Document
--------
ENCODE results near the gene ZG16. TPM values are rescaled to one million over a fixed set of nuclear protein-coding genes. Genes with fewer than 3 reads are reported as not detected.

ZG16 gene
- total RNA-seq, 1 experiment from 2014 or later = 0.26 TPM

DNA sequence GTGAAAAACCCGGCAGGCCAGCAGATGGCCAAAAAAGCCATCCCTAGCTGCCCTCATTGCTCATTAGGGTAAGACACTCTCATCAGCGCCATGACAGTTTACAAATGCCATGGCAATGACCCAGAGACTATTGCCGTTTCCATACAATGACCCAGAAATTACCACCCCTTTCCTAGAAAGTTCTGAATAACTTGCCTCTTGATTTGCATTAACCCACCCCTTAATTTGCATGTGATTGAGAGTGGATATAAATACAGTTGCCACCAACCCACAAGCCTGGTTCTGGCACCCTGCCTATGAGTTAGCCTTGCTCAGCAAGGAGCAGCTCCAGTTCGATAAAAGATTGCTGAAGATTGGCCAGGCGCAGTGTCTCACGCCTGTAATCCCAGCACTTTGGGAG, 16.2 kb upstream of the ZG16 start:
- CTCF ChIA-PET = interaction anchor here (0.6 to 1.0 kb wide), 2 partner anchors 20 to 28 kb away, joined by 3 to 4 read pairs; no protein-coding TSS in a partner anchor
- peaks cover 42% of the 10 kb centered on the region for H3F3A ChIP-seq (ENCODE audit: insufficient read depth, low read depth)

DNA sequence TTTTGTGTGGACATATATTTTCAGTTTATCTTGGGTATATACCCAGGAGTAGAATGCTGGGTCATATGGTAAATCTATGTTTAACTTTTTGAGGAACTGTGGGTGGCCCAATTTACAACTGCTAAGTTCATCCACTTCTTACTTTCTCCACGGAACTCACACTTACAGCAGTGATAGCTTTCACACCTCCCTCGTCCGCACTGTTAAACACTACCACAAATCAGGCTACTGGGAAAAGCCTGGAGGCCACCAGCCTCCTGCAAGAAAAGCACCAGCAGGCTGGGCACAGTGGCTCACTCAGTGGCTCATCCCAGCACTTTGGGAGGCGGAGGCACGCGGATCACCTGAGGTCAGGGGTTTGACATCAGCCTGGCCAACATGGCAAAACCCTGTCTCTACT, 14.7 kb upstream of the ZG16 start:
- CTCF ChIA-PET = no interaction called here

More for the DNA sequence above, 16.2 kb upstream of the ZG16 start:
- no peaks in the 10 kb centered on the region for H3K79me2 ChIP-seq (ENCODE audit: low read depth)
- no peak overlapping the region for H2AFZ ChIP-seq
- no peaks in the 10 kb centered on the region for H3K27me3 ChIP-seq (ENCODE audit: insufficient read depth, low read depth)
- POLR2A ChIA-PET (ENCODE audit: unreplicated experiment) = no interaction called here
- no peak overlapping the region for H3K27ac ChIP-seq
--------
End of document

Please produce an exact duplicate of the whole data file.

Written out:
ENCODE results near the gene ZG16. TPM values are rescaled to one million over a fixed set of nuclear protein-coding genes. Genes with fewer than 3 reads are reported as not detected.

ZG16 gene
- total RNA-seq, 1 experiment from 2014 or later = 0.26 TPM

DNA sequence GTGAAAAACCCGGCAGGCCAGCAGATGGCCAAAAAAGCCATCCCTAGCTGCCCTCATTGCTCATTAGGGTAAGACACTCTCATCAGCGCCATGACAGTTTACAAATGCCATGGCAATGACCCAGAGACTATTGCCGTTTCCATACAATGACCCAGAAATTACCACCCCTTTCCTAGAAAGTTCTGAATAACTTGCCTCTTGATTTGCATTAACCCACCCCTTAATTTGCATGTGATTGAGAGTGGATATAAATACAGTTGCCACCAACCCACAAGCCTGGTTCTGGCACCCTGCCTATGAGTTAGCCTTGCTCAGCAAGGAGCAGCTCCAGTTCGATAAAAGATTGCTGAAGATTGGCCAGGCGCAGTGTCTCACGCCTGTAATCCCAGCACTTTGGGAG, 16.2 kb upstream of the ZG16 start:
- CTCF ChIA-PET = interaction anchor here (0.6 to 1.0 kb wide), 2 partner anchors 20 to 28 kb away, joined by 3 to 4 read pairs; no protein-coding TSS in a partner anchor
- peaks cover 42% of the 10 kb centered on the region for H3F3A ChIP-seq (ENCODE audit: insufficient read depth, low read depth)

DNA sequence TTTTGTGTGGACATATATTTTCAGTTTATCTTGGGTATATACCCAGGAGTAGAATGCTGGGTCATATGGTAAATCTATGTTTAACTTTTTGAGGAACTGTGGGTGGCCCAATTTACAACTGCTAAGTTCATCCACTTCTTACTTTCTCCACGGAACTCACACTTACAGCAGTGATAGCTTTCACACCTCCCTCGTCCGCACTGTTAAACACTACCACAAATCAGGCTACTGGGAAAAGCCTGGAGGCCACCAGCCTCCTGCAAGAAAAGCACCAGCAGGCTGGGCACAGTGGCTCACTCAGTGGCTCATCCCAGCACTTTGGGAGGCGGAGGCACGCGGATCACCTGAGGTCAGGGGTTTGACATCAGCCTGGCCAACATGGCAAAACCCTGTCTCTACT, 14.7 kb upstream of the ZG16 start:
- CTCF ChIA-PET = no interaction called here

More for the DNA sequence above, 16.2 kb upstream of the ZG16 start:
- no peaks in the 10 kb centered on the region for H3K79me2 ChIP-seq (ENCODE audit: low read depth)
- no peak overlapping the region for H2AFZ ChIP-seq
- no peaks in the 10 kb centered on the region for H3K27me3 ChIP-seq (ENCODE audit: insufficient read depth, low read depth)
- POLR2A ChIA-PET (ENCODE audit: unreplicated experiment) = no interaction called here
- no peak overlapping the region for H3K27ac ChIP-seq